The night the change locked into place: Last night, it seemed to us that it had finally happened.
Cable seemed partisan all the way down. We felt we saw nothing else.
On CNN and MSNBC, the stars were chasing Sessions around. Virtually every factual statement was being tilted in pursuit of desired outcomes. We thought we saw nothing else, in a way we felt we'd never seen before.
Lawrence said some of the dumbest things. A long stretch of work by Good Lawrence seemed to give way last night. Bad Lawrence reappeared.
Beyond that, let's discuss doctored quotation.
The pundits were all chasing Sessions around, insisting that he lied. Insisting that he'd lied under oath! That can send you to jail!
Did Sessions lie under oath? For ourselves, we aren't hugely inclined to judge that he did. That said, we also aren't hugely inclined to try to send people to jail.
Such assessments must start with fair quotation, of course. And good God! Aside from gong shows like Patrick's Leahy's gong-show account of what he asked Sessions, we've been struck by the selective quotation going on all over the world.
In this fiery essay at Slate, Michelle Goldberg quotes one part of what Sessions said to Al Franken during his Senate hearing. The part she quotes seems quite selective. She doesn't quote Franken at all.
In videotape on today's Morning Joe, the program presented one small part of what Franken said to Sessions. This program wastes time for three hours each day. But they chose to chop Franken's question was down, tilting the scales as to what Sessions was asked.
In this editorial in the Washington Post, the editors pull one lone sentence out of Sessions' reply to Franken. Franken isn't quoted at all. This is a very poor way to pursue criminal claims, except when the chimps are running wild in the streets and the scripts are coming from Kafka.
What did Franken say to Sessions? What did Sessions say in reply? Below, for the very first time, you'll see the text of the full exchange! Everyone else has been showing you the tiny fragments which will serve their side.
Sessions' confirmation hearing in the Senate occurred on January 10. Let's start with a bit of background:
Rather late in the session, Franken had been asking Sessions about the recent report in which the Director of National Intelligence stated, "We assess Russian President Vladimir Putin ordered an influence campaign in 2016 aimed at the U.S. presidential election."
"You said earlier that you accept the FBI's conclusion," Franken said. Sessions didn't challenge that statement, but said he couldn't discuss President Trump's assessment.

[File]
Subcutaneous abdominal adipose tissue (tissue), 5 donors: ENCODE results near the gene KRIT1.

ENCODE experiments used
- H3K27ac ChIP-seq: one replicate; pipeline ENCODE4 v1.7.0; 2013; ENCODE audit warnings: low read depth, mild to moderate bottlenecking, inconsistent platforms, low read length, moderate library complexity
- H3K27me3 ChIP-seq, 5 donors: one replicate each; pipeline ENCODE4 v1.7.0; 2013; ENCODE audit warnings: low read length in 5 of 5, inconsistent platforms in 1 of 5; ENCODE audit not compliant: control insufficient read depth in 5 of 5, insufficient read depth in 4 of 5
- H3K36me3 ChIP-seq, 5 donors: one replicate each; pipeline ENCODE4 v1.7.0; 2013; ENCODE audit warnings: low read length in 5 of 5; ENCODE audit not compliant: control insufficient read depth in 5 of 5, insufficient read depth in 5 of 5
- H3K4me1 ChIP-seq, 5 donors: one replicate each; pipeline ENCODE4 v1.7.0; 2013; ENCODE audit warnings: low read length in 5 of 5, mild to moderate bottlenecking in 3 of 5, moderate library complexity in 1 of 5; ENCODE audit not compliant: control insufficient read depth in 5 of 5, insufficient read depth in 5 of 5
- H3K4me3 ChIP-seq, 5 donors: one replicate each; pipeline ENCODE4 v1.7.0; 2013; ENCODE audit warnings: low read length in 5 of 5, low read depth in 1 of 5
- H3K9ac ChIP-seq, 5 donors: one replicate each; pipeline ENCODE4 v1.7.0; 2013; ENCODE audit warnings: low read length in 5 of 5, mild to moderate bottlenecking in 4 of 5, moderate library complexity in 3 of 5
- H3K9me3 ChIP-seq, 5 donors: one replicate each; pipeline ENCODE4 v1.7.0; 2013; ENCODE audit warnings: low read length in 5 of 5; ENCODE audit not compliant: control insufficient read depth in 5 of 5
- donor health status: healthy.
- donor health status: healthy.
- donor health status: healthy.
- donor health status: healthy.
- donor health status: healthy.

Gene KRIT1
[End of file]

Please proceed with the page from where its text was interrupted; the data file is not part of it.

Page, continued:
Franken then asked about a new report by CNN, a report which had just appeared that day. This was the report about the British dossier with exciting charges about the Russians Trump.
Franken assumed that Sessions hadn't seen the brand new report. The following exchange ensued. In the past day, you've been seeing carefully-selected shards of this exchange:
FRANKEN (1/10/17): OK. CNN has just published a story—and I'm telling you this about a news story that's just been published. I'm not expecting you to know whether or not it's true or not.Sessions was asked about "a continuing exchange of information during the campaign between Trump's surrogates and intermediaries for the Russian government." He was told that, if the claim about the surrogates and the intermediaries was true, it was "obviously extremely serious."
But CNN just published a story alleging that the intelligence community provided documents to the president-elect last week that included information that, quote, "Russian operatives claim to have compromising personal and financial information about Mr. Trump." These documents also allegedly say, quote, "There was a continuing exchange of information during the campaign between Trump's surrogates and intermediaries for the Russian government."
Now again, I'm telling you this as it's coming out, so—you know. But if it's true, it's obviously extremely serious, and if there is any evidence that anyone affiliated with the Trump campaign communicated with the Russian government in the course of this campaign, what will you do?
SESSIONS: Senator Franken, I'm not aware of any of those activities. I have been called a surrogate at a time or two in that campaign and I didn't have, did not have communications with the Russians, and I'm unable to comment on it.
Within that ominous framework, he was asked what he would do if it turned out that "anyone affiliated with the Trump campaign communicated with the Russian government in the course of this campaign."
Presumably, these ominous claims were new to Sessions, and they arrived in a jumble. CNN's report, which Franken childishly called a "story," had just appeared that day.
Given this framework, we're not super-concerned by the way Sessions answered. It may be that he was attempting to conceal information about his September 2016 meeting with the Russian ambassador. But when he said he wasn't "aware of of any of those activities," it may be he was simply saying that he hadn't taken part in an "extremely serious" "continuing exchange of information with intermediaries of the Russian government" and didn't know of anyone else who had.
He may have thought he was being asked about the types of "obviously extremely serious continuing exchanges" he had just heard described. Indeed, that seemed to be what Franken was asking about. He didn't seem to be asking about routine exchanges which weren't "extremely serious."